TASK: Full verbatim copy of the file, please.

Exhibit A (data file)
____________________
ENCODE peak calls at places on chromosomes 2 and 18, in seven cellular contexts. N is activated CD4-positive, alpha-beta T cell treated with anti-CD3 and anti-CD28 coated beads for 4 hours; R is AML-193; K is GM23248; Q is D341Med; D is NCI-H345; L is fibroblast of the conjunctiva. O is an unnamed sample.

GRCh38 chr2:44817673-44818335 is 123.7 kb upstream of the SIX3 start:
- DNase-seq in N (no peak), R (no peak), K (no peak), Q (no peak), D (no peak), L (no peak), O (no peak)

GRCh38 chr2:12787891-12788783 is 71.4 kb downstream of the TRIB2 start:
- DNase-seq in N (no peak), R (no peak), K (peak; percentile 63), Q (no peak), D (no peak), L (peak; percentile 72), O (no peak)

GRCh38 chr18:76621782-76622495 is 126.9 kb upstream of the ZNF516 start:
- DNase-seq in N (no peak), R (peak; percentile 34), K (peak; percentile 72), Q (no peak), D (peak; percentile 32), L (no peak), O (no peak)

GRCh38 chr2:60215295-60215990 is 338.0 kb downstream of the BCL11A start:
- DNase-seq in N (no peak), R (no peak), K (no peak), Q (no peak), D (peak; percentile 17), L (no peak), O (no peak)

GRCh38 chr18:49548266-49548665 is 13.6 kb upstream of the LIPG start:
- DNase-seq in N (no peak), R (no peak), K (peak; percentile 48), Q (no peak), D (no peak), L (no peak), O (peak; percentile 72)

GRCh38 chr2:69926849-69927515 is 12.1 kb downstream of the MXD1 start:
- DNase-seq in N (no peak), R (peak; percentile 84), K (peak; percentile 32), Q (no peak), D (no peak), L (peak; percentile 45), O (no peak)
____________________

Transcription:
ENCODE peak calls at places on chromosomes 2 and 18, in seven cellular contexts. N is activated CD4-positive, alpha-beta T cell treated with anti-CD3 and anti-CD28 coated beads for 4 hours; R is AML-193; K is GM23248; Q is D341Med; D is NCI-H345; L is fibroblast of the conjunctiva. O is an unnamed sample.

GRCh38 chr2:44817673-44818335 is 123.7 kb upstream of the SIX3 start:
- DNase-seq in N (no peak), R (no peak), K (no peak), Q (no peak), D (no peak), L (no peak), O (no peak)

GRCh38 chr2:12787891-12788783 is 71.4 kb downstream of the TRIB2 start:
- DNase-seq in N (no peak), R (no peak), K (peak; percentile 63), Q (no peak), D (no peak), L (peak; percentile 72), O (no peak)

GRCh38 chr18:76621782-76622495 is 126.9 kb upstream of the ZNF516 start:
- DNase-seq in N (no peak), R (peak; percentile 34), K (peak; percentile 72), Q (no peak), D (peak; percentile 32), L (no peak), O (no peak)

GRCh38 chr2:60215295-60215990 is 338.0 kb downstream of the BCL11A start:
- DNase-seq in N (no peak), R (no peak), K (no peak), Q (no peak), D (peak; percentile 17), L (no peak), O (no peak)

GRCh38 chr18:49548266-49548665 is 13.6 kb upstream of the LIPG start:
- DNase-seq in N (no peak), R (no peak), K (peak; percentile 48), Q (no peak), D (no peak), L (no peak), O (peak; percentile 72)

GRCh38 chr2:69926849-69927515 is 12.1 kb downstream of the MXD1 start:
- DNase-seq in N (no peak), R (peak; percentile 84), K (peak; percentile 32), Q (no peak), D (no peak), L (peak; percentile 45), O (no peak)